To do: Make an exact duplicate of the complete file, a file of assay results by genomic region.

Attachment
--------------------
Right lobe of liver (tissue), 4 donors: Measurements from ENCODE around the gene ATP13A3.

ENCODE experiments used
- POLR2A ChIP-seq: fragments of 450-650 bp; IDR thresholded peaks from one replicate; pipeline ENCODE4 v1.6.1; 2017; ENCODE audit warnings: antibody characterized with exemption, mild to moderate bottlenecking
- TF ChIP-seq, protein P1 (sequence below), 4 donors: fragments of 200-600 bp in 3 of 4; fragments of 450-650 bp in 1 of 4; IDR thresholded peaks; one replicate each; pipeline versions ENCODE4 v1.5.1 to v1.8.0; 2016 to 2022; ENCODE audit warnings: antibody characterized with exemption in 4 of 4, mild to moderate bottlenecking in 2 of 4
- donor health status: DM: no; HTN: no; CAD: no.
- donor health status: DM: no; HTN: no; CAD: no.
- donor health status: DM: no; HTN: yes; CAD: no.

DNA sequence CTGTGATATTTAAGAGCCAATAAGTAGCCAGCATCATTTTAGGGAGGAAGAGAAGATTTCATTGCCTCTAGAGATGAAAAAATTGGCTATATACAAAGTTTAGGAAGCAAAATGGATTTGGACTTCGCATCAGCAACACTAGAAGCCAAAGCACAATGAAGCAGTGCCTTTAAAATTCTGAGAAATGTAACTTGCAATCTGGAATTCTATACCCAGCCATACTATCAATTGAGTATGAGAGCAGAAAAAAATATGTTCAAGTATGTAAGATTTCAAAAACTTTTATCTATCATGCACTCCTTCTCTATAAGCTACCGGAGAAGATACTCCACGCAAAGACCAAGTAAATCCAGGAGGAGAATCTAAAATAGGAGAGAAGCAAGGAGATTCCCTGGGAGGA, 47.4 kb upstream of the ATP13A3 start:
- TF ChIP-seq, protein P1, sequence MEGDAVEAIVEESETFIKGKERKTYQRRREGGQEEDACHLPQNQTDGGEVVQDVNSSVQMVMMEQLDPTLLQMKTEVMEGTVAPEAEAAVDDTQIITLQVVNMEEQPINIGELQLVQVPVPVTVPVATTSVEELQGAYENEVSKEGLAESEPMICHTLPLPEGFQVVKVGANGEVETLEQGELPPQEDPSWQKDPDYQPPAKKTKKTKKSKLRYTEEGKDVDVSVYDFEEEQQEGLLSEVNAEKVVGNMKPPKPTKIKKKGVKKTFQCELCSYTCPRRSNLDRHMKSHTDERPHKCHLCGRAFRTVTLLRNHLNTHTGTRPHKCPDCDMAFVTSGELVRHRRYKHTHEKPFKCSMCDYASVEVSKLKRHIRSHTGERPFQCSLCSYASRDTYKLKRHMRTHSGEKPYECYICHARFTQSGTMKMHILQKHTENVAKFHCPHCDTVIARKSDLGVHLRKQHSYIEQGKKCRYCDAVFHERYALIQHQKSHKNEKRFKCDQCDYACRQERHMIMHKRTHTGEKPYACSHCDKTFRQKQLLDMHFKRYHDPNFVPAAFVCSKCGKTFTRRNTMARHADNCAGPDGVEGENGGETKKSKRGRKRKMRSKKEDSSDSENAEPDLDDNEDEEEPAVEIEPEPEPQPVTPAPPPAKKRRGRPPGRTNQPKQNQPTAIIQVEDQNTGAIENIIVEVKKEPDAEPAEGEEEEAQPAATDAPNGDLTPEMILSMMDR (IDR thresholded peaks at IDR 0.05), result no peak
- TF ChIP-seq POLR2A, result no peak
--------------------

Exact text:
Right lobe of liver (tissue), 4 donors: Measurements from ENCODE around the gene ATP13A3.

ENCODE experiments used
- POLR2A ChIP-seq: fragments of 450-650 bp; IDR thresholded peaks from one replicate; pipeline ENCODE4 v1.6.1; 2017; ENCODE audit warnings: antibody characterized with exemption, mild to moderate bottlenecking
- TF ChIP-seq, protein P1 (sequence below), 4 donors: fragments of 200-600 bp in 3 of 4; fragments of 450-650 bp in 1 of 4; IDR thresholded peaks; one replicate each; pipeline versions ENCODE4 v1.5.1 to v1.8.0; 2016 to 2022; ENCODE audit warnings: antibody characterized with exemption in 4 of 4, mild to moderate bottlenecking in 2 of 4
- donor health status: DM: no; HTN: no; CAD: no.
- donor health status: DM: no; HTN: no; CAD: no.
- donor health status: DM: no; HTN: yes; CAD: no.

DNA sequence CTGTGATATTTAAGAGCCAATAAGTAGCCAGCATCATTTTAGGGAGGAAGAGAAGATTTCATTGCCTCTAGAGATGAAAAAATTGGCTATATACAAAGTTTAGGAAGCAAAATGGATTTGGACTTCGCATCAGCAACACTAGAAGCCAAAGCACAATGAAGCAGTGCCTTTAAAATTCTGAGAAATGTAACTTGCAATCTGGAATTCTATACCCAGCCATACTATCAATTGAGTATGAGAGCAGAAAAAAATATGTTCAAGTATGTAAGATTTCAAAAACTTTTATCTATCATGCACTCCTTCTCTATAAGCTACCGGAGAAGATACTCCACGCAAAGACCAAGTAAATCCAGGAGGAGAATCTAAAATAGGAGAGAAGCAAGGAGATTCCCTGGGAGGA, 47.4 kb upstream of the ATP13A3 start:
- TF ChIP-seq, protein P1, sequence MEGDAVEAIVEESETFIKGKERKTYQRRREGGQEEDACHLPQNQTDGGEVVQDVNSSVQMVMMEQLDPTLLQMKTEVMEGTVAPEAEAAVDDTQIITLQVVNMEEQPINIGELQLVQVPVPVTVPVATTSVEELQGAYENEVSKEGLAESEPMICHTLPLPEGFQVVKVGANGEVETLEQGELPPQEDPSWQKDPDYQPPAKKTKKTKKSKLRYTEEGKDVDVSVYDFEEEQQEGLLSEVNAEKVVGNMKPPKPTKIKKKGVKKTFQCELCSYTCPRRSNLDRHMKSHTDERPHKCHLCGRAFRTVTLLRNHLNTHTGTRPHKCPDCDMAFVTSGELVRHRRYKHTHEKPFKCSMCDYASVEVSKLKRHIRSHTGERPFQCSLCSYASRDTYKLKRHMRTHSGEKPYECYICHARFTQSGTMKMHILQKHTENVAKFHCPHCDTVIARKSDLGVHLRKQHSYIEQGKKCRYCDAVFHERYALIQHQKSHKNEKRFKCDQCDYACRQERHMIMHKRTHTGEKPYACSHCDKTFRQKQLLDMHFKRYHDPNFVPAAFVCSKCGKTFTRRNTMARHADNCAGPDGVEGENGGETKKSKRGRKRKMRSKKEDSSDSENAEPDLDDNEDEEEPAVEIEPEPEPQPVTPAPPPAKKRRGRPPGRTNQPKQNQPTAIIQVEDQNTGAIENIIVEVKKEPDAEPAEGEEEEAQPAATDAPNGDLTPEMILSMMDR (IDR thresholded peaks at IDR 0.05), result no peak
- TF ChIP-seq POLR2A, result no peak